After the consultation, you are led directly to the spa suite. The suites are indeed very spacious and totally self-contained, with a private bathroom, mist sauna/shower chamber and big bathtub. Carved wood furniture, artisanal jewelry boxes and other small items complete the resort atmosphere, and the incredibly soft and fluffy bathrobe by kashwere is also a nice touch. Qi-Hai Body Work starts off with a salt scrub, which I was told is for gently cleansing your “aura,” but I found the lemongrass scented coarse grain scrub is more than sufficient in giving the body a thorough polish. With the salt grains still on you after the full-body scrub, you are given time to sit in the mist sauna, which is impressively hot and steamy.

After the cleansing, you are back on the treatment bed for the body massage using oils by ila and the signature oil that you chose earlier. Special attention is given to the solar plexus, which is right below where your rib cage meets in the middle, and is a point of the body that holds a lot of qi. Heat poultices (moist herbal compresses) are applied to this stomach area in combination with the ila’s oil massage. The spa music is spectacular during this part of the treatment, a soothing and uplifting female vocal track that is utterly trance-inducing. I discovered after the treatment that the extraordinary track is actually an original of CHI, The Spa, which was made especially for this treatment, and the movement of the massage was actually performed according to its rhythm. No wonder it felt so amazing. I was surprised when I found out further that the female vocal is actually Leicester herself, ila’s founder and owner. The spiritual and mental aspect is really taken seriously at this spa, created by some of the most talented spa professionals in the industry today.

After the Qi-Hai treatment, you feel that you have been transported to a different world and have just come back. As the spa suite is self-contained, there is no other lounge-facility in which to relax after the treatment, so you have to get up to quickly have your tea, then change in the suite to leave. I suppose it is alright if one were at a resort where you can go and lounge back in your own villa or somewhere, but I found that it was a sort of abrupt way to end such a wonderful treatment. However, if you want to take your time putting on some facial cream and makeup after the treatment, ask the staff who will be happy to take care of you.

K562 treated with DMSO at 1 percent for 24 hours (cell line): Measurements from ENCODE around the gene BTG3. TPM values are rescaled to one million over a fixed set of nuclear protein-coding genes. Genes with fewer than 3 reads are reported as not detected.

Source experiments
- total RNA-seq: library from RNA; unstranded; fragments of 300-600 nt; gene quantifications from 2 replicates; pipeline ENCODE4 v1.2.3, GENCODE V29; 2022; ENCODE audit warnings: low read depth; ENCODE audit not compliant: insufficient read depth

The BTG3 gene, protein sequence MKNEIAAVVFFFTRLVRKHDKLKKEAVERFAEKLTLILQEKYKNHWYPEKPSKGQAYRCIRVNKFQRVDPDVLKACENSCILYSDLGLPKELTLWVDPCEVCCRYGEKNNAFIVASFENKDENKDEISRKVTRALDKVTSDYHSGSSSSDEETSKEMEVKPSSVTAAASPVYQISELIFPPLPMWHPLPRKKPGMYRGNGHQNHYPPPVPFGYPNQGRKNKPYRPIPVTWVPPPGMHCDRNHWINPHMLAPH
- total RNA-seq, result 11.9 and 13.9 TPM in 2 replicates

Qi Hai Body Work 1 hr 30 min  JPY 25,800

CHI, The Spa at the Shangri-La Tokyo Marunouchi Trust Tower Main 29th Floor 1-8-3 Marunouchi, Chiyoda-ku, Tokyo 100-8283 Tel: +81-03-6739 7880 (spa)

Hours: 10:00-22:00

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3 Comments
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I'd like to get this treatment, but I'm so afraid to be attended by the young inexperienced staff. 5-star hotel's believes in Procedure Manual, meaning anyone can do the job. But I still believe in expertise.

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That's why I'd rather visit Takano Yuri or Pola where the same Expert attend to me each time.

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a salt scrub, which I was told is for gently cleansing your “aura,”

That's what I will tell to the cucumbers next time.